Wednesday, July 15, 2015

Life in Balance: Little Thoughts on Twenty-Something

"It is not your passing thoughts or brilliant ideas so much as your plain everyday habits that control your life. Live simply. Don’t get caught in the machine of the world— it is too exacting. By the time you get what you are seeking, your nerves are gone, the heart is damaged, and the bones are aching. Resolve to develop your spiritual powers more earnestly from now on. Learn the art of right living. If you have joy you have everything, so learn to be glad and contented."
― Paramahansa Yogananda

My twenties continue to be a time of growth and learning this very thing: that plain, everyday habits are the makeup of life. They are the makeup of now and the foundations for later; they are what we become.

The future, and making plans for what we want it to look like, becomes much less daunting- and much more exciting- when we live from the awareness that whatever we are doing now, in the day-to-day, will bring us automatically to where we'll go. (And provided we gain wisdom and learn those big, important virtues like patience, trust, perseverance, and faith to take us there, 'where we'll go' will be favorable).

Everyday's choices, however difficult or oppositional to convenience (the good ones often are) they may be, are all that determines our life.
There's a beautiful thing about dreaming, about having big dreams and knowing what we hold in our heart, what we would like to be in this world, that emboldens us to live with a sense of purpose: like we know what we were created to do. 

I haven't finished it yet, but I have a feeling that this decade of being twenty-something is one I'll look back on as a time of teaching me what it means to have the insight to discern 'can't-live-without-it' from 'good enough;' to develop the wisdom of what it means to live a big, bold, loving, creative existence as my soul knows it wants- when there are so many opportunities to listen to the voices of others, and settle for what seems good, rather than what I can feel truly, deeply is.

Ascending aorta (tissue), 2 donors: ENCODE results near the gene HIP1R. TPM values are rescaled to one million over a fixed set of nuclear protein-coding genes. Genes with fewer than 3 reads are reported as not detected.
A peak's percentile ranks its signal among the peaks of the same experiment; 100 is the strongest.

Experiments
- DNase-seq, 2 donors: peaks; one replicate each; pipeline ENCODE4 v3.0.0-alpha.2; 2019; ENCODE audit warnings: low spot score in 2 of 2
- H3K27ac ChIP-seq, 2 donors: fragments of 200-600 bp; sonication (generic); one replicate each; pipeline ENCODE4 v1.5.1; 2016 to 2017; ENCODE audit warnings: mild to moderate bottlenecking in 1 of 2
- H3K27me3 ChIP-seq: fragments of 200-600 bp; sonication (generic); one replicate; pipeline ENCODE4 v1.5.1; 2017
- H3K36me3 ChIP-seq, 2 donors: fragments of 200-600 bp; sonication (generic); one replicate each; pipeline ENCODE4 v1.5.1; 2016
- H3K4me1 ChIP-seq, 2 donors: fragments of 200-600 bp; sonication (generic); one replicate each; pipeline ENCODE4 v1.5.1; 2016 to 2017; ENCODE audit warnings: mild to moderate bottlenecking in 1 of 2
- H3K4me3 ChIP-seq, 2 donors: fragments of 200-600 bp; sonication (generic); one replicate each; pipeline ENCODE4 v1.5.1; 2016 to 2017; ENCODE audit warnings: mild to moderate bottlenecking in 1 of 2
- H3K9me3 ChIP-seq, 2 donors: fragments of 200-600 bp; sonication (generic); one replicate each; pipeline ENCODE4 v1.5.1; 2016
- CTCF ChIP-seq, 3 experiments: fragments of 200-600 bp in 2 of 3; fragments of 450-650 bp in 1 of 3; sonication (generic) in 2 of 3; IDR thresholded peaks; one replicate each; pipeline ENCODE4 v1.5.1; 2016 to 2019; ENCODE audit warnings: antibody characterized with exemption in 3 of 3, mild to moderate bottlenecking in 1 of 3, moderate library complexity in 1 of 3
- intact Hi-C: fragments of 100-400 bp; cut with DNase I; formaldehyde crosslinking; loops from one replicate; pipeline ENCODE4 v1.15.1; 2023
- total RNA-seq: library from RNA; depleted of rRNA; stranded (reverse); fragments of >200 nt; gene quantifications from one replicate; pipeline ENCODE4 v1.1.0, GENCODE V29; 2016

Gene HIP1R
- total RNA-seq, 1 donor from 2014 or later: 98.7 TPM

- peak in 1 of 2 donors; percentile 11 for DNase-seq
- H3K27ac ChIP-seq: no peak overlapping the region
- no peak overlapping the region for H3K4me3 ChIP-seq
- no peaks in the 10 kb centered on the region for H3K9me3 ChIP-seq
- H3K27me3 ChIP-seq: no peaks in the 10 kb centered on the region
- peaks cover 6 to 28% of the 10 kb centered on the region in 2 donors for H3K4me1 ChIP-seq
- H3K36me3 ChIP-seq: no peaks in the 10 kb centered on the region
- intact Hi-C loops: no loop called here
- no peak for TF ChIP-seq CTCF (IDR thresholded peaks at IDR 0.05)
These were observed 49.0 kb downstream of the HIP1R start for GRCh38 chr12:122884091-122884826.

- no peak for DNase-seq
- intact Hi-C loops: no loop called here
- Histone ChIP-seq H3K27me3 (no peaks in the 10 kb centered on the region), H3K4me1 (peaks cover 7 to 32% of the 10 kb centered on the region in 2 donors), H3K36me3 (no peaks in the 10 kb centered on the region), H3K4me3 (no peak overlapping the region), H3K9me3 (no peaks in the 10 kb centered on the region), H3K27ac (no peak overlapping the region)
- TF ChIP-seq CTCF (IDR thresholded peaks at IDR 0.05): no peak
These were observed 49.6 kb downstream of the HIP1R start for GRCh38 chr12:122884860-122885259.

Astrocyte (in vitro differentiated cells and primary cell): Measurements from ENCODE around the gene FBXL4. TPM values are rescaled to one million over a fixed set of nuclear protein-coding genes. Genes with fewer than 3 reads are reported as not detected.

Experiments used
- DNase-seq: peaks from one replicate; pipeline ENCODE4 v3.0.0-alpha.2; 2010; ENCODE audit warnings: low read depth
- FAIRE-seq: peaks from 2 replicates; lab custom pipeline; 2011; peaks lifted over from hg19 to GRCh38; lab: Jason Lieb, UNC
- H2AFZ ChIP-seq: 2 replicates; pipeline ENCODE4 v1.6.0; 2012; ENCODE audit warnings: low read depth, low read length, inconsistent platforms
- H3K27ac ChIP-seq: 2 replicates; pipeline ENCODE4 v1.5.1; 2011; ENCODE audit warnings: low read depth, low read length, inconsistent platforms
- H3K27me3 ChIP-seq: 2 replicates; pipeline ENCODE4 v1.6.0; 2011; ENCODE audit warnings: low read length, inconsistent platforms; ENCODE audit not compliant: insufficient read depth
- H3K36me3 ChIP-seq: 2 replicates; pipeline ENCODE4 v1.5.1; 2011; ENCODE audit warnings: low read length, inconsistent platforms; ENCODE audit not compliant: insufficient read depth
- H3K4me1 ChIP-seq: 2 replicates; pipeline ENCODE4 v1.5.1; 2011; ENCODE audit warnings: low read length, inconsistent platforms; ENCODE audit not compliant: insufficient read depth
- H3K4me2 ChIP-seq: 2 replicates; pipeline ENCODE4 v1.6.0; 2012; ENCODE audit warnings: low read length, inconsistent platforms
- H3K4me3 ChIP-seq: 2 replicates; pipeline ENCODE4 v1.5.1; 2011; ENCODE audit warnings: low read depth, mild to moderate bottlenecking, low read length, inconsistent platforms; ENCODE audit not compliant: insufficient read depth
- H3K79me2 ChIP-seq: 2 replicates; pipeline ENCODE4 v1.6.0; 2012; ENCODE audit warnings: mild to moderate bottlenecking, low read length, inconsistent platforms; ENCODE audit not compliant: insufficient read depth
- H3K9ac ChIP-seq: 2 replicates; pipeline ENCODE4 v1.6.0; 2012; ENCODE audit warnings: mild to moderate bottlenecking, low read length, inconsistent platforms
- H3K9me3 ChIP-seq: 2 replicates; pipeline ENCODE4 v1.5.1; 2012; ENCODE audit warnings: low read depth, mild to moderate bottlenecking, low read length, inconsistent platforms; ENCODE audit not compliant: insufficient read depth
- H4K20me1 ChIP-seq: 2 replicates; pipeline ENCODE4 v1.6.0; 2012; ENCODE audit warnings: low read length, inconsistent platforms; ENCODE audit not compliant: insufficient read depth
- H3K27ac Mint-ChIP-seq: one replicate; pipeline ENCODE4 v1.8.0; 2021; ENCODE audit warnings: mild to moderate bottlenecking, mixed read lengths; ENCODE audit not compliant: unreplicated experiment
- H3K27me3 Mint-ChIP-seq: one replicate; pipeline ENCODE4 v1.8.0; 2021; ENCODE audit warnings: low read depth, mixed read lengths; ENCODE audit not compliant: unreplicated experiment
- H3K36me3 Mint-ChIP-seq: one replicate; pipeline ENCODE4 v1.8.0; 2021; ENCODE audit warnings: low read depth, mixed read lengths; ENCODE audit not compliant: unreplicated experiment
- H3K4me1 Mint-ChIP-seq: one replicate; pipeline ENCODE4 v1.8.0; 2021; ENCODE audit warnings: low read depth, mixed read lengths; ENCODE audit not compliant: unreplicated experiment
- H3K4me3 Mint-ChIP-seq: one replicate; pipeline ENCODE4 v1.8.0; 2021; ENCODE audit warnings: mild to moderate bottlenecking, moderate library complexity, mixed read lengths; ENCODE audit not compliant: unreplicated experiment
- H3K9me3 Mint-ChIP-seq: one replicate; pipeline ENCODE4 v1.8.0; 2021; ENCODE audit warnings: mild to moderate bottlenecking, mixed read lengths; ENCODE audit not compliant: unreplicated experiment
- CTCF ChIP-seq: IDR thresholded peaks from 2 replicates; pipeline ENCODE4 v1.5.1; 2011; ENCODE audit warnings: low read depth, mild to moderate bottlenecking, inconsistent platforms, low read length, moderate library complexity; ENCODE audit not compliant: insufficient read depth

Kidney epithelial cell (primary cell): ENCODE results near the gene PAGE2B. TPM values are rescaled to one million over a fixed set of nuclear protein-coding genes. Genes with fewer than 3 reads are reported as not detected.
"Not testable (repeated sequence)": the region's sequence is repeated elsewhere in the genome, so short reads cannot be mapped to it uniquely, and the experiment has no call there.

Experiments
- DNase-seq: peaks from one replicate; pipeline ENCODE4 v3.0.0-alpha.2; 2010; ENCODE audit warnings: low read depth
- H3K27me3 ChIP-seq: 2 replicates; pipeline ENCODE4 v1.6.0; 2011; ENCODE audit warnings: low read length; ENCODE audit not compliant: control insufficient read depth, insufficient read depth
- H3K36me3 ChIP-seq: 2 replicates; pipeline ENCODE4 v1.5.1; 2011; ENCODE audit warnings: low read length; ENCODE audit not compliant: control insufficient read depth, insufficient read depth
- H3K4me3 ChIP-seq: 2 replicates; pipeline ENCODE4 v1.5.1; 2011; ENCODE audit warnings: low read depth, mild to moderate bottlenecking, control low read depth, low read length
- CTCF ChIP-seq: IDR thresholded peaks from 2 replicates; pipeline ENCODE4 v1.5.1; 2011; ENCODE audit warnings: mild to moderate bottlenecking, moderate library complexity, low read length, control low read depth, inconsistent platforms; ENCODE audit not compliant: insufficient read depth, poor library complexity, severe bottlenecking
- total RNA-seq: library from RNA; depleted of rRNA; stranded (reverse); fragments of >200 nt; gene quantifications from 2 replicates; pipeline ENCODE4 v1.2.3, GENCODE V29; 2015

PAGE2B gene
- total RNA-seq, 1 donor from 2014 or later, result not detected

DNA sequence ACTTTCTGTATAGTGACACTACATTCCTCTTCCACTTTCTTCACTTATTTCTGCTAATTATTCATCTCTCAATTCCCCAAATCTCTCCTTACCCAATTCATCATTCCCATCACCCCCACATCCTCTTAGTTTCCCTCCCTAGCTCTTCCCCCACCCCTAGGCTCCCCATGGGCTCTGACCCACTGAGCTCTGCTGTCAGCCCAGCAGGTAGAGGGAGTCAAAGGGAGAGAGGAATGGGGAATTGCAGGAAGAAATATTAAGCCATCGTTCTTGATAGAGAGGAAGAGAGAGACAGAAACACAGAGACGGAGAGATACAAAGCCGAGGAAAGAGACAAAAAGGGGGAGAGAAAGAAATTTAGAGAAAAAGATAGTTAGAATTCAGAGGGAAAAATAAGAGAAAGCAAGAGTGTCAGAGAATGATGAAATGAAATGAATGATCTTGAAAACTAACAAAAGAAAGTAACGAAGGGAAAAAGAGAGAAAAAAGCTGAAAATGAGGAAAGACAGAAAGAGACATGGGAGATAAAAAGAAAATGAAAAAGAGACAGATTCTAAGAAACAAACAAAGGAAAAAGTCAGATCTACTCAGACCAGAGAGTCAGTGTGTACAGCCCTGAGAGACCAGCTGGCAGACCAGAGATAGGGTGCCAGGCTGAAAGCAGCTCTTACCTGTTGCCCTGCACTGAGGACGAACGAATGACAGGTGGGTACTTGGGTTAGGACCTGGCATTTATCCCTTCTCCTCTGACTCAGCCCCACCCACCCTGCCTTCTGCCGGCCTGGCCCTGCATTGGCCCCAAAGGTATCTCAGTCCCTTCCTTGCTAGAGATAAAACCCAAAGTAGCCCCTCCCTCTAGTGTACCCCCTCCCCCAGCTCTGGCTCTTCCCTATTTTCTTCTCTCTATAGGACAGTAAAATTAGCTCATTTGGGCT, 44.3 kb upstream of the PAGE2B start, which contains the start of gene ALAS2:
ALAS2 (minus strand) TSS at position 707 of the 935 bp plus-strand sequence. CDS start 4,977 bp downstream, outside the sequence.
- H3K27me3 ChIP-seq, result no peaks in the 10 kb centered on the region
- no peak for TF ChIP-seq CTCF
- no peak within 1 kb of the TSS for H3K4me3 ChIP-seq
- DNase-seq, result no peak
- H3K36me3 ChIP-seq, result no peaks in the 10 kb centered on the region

And maybe I mean to aim this at the artists- the creatives, the explorers, the inspired and inspirational; the curious ones; the ones who see something else; the big-picture seers and seekers, the ones who play in the creation game; the ones who sense something- I think this kind of life is worth it. I think standing in the way of beauty if you want to believe life is beautiful, is a very brave thing to do.
It's brave to let yourself be inspired by everything, everyone; it's authentic to live close to yourself in a world where people are trying to mimic just that. Maybe this is what being twenty-something is supposed to be about. Pitched to us in the form of everything from wild nights to buying houses, rebellious relationships to marriage and babies, free-spirited traveling the world to financial independence and careerism, maybe it's not so much about any of this imagery and more about what most of us never finished as teenagers: learning, then loving, then being who we are.

I imagine myself learning now what it means to stand firm and know who I am with humility more, even, than confidence- confidence results from humility. I imagine the joy that comes from seeking self-knowledge and finding the interplay between what life needs to look like and what I'd like it to look like. I imagine all that now so that slowly it becomes who I am.

It's devastatingly easy to follow the tempo of whatever arena we put ourselves- or find ourselves in- but maybe these years are for honing the skill of tuning into ourselves, figuring out the tempo with which we are designed to beat- and having the courage to redirect if where we find ourselves doesn't match. 
xoxo

1 comment:

M said...

I always thought that it was in the teenage years that you were supposed to figure out who you were and have all those amazing experiences, but now I'm starting to think that no matter how important and serious experiences now may seem, the 20s are going to be even more significant. And I'm excited.

-M
The Life of Little Me